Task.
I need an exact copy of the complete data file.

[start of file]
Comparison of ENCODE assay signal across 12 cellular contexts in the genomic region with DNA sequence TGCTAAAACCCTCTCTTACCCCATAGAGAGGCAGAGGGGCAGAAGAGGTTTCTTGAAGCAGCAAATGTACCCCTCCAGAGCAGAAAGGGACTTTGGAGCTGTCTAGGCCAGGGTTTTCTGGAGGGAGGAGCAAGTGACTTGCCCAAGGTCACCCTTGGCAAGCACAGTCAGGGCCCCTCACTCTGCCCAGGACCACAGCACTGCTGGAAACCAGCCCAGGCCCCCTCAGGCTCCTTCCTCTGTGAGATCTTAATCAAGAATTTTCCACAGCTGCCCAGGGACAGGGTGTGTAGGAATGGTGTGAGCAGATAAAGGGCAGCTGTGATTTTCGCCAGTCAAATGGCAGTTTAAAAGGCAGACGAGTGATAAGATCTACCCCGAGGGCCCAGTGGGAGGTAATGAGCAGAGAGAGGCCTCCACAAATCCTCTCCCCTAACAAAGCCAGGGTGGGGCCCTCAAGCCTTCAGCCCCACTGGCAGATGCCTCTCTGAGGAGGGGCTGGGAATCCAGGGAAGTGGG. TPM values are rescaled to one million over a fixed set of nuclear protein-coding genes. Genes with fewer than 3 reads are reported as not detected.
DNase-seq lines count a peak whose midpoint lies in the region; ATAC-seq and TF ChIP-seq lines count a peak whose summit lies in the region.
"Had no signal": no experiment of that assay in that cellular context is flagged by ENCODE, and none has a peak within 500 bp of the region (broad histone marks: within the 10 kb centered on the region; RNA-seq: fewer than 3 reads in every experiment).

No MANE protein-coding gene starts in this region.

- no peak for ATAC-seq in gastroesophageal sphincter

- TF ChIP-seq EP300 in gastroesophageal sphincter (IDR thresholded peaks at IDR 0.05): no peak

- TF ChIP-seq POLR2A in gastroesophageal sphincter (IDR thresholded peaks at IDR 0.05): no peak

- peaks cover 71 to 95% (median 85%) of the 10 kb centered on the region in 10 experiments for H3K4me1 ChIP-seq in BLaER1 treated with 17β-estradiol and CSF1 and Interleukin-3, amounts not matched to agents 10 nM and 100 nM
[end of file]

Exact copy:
Comparison of ENCODE assay signal across 12 cellular contexts in the genomic region with DNA sequence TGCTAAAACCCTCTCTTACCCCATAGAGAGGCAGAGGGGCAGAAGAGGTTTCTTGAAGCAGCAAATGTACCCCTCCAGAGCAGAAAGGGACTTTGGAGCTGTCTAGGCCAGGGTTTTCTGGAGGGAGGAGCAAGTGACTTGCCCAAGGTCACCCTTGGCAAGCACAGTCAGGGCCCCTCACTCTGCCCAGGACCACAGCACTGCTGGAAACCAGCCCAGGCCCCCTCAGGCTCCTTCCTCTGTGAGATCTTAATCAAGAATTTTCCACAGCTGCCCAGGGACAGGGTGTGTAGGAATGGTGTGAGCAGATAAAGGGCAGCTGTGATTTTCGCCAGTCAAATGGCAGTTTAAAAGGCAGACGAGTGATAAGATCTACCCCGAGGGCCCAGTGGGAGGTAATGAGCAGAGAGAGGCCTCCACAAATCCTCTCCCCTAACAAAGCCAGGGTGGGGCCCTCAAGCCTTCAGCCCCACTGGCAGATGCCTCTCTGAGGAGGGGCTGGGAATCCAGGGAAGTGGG. TPM values are rescaled to one million over a fixed set of nuclear protein-coding genes. Genes with fewer than 3 reads are reported as not detected.
DNase-seq lines count a peak whose midpoint lies in the region; ATAC-seq and TF ChIP-seq lines count a peak whose summit lies in the region.
"Had no signal": no experiment of that assay in that cellular context is flagged by ENCODE, and none has a peak within 500 bp of the region (broad histone marks: within the 10 kb centered on the region; RNA-seq: fewer than 3 reads in every experiment).

No MANE protein-coding gene starts in this region.

- no peak for ATAC-seq in gastroesophageal sphincter

- TF ChIP-seq EP300 in gastroesophageal sphincter (IDR thresholded peaks at IDR 0.05): no peak

- TF ChIP-seq POLR2A in gastroesophageal sphincter (IDR thresholded peaks at IDR 0.05): no peak

- peaks cover 71 to 95% (median 85%) of the 10 kb centered on the region in 10 experiments for H3K4me1 ChIP-seq in BLaER1 treated with 17β-estradiol and CSF1 and Interleukin-3, amounts not matched to agents 10 nM and 100 nM